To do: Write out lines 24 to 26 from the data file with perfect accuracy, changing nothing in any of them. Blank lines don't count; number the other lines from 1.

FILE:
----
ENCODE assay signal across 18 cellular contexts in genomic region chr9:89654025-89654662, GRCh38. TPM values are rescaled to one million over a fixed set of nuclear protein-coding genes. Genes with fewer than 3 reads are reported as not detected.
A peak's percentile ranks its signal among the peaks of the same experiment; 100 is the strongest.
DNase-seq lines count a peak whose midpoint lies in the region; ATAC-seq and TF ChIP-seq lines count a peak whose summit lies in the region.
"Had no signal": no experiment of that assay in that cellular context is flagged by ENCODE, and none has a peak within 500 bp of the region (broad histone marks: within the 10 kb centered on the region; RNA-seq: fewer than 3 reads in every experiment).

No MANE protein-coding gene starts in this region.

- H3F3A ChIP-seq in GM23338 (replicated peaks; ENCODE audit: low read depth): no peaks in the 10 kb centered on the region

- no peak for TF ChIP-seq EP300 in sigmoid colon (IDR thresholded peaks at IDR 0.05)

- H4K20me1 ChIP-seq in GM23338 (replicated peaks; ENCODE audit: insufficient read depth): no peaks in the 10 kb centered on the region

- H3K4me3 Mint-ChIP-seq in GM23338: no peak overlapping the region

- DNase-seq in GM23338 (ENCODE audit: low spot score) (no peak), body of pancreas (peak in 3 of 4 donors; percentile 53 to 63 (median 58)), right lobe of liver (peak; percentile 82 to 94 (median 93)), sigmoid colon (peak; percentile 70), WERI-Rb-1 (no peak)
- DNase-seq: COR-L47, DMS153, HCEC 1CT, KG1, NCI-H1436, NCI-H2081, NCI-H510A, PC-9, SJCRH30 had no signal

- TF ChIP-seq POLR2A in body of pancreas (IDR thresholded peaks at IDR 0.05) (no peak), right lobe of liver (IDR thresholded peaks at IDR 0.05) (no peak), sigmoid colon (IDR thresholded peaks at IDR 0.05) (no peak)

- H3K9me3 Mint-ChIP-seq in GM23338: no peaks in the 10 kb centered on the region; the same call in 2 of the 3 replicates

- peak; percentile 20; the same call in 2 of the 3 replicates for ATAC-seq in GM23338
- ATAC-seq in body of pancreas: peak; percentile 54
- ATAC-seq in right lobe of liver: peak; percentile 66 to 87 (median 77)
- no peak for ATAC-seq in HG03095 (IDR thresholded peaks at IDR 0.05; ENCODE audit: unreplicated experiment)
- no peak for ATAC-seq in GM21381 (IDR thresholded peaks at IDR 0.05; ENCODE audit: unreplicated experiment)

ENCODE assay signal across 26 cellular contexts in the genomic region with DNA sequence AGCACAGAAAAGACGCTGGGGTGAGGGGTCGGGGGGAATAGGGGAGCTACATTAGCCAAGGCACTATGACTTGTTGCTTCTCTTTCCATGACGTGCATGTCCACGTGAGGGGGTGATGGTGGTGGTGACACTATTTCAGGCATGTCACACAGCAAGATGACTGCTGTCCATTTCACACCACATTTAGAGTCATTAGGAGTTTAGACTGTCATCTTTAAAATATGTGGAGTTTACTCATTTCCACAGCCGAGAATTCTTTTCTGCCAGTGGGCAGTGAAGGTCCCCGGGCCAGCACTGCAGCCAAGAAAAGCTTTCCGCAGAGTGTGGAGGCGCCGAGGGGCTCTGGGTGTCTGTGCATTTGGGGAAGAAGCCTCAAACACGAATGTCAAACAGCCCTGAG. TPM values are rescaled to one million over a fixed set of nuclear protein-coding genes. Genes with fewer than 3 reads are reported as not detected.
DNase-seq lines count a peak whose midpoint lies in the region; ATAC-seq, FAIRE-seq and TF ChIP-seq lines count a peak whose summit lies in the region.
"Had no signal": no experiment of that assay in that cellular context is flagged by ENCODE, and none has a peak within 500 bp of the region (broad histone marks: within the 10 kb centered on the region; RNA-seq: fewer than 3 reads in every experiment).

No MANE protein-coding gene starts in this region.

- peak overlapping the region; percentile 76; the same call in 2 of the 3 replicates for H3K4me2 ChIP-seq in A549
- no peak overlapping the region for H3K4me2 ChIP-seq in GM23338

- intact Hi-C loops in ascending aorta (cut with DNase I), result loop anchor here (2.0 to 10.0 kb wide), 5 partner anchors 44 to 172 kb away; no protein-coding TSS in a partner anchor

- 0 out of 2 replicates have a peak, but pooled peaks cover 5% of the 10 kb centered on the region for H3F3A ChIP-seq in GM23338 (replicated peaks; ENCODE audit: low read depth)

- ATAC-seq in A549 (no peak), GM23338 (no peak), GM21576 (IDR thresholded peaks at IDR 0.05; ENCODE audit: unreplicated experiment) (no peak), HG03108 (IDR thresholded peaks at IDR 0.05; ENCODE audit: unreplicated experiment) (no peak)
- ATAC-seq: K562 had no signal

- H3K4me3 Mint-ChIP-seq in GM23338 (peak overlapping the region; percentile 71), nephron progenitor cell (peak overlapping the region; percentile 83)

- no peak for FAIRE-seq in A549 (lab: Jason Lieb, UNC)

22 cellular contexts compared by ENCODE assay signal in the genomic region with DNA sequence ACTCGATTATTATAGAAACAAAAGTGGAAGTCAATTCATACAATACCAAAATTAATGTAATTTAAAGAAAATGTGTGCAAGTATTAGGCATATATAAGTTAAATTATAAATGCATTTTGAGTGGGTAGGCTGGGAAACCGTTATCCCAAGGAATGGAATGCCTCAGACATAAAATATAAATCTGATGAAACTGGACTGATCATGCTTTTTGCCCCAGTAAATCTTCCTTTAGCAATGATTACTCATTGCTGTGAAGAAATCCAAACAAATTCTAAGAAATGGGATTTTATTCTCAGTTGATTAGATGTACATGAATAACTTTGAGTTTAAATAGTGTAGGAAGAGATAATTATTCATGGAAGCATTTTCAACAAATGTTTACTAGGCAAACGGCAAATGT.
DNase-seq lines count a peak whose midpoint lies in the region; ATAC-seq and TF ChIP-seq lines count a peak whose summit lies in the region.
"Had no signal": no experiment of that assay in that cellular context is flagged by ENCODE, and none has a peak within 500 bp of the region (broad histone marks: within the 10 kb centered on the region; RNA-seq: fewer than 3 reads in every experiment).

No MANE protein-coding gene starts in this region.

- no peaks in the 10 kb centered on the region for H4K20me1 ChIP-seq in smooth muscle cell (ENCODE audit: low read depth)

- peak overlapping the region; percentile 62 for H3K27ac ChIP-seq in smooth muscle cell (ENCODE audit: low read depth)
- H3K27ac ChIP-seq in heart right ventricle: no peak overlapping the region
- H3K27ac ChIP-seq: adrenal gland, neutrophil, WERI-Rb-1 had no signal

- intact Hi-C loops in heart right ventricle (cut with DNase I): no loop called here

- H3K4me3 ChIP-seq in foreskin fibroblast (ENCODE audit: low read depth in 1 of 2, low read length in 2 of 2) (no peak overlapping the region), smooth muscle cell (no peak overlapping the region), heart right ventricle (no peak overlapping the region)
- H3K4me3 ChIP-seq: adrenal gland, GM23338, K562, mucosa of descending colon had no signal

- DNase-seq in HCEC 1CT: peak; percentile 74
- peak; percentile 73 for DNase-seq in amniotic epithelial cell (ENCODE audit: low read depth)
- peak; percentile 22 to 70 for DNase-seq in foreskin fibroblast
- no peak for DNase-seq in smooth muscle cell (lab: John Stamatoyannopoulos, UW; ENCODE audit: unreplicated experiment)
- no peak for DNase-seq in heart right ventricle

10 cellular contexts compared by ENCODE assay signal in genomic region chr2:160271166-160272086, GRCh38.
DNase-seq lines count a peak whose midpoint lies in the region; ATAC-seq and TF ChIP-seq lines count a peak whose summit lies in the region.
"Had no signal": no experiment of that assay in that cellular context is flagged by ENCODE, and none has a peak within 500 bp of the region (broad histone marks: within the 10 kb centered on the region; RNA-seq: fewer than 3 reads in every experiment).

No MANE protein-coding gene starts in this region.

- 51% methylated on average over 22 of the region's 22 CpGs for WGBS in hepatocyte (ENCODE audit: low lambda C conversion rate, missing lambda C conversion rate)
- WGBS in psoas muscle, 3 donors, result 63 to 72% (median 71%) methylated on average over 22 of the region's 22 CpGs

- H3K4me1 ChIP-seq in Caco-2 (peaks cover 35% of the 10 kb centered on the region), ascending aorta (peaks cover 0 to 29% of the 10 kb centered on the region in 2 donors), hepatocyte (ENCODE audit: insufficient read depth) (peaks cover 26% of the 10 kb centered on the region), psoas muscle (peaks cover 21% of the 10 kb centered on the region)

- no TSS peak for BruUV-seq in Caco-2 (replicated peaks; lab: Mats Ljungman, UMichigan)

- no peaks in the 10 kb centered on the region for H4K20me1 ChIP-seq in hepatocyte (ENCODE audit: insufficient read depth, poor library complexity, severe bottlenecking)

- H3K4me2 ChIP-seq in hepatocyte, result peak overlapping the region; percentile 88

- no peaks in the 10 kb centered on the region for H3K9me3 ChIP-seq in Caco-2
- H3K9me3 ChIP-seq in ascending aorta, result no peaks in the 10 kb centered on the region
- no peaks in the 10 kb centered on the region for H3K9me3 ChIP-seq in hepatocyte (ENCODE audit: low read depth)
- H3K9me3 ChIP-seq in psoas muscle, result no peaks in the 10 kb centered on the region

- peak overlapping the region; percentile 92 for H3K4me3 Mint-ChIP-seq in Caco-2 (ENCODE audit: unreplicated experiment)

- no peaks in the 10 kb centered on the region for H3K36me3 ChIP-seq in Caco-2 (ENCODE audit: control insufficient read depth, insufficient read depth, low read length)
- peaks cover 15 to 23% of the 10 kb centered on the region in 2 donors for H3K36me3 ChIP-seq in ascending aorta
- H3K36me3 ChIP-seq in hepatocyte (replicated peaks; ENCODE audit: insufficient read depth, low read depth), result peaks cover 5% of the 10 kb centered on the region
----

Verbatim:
- no peak overlapping the region for H3K4me2 ChIP-seq in GM23338

- intact Hi-C loops in ascending aorta (cut with DNase I), result loop anchor here (2.0 to 10.0 kb wide), 5 partner anchors 44 to 172 kb away; no protein-coding TSS in a partner anchor

- 0 out of 2 replicates have a peak, but pooled peaks cover 5% of the 10 kb centered on the region for H3F3A ChIP-seq in GM23338 (replicated peaks; ENCODE audit: low read depth)